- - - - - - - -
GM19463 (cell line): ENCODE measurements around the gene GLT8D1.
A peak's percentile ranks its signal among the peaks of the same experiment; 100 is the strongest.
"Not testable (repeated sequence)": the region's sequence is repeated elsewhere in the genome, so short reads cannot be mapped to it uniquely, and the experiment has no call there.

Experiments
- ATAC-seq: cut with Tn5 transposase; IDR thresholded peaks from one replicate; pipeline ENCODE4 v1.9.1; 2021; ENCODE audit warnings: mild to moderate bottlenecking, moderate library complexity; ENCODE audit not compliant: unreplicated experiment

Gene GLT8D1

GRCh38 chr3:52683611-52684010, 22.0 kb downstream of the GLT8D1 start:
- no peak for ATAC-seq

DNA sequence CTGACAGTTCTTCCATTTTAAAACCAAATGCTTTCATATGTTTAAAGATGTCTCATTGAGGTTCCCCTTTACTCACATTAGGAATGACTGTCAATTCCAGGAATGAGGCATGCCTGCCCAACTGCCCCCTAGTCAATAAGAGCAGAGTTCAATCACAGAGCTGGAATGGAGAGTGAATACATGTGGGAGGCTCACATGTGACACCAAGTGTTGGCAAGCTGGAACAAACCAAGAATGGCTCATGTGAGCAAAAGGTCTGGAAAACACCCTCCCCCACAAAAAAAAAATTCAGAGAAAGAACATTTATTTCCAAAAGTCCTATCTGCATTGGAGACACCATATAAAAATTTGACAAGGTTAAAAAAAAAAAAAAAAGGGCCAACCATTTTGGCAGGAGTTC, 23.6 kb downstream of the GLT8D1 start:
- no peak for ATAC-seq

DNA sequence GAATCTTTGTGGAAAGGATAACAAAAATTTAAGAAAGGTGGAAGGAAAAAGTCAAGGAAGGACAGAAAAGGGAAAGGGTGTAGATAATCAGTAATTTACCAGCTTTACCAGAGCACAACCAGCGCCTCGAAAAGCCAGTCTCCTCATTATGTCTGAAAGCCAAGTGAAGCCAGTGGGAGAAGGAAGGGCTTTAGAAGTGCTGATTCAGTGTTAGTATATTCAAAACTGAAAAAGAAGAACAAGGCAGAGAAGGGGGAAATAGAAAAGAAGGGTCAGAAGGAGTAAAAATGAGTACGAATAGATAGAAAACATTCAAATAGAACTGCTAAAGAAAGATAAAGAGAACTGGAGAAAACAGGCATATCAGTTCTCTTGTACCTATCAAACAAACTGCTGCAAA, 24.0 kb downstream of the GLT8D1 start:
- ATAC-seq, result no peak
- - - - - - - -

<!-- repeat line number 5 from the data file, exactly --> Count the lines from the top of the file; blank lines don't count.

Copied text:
- ATAC-seq: cut with Tn5 transposase; IDR thresholded peaks from one replicate; pipeline ENCODE4 v1.9.1; 2021; ENCODE audit warnings: mild to moderate bottlenecking, moderate library complexity; ENCODE audit not compliant: unreplicated experiment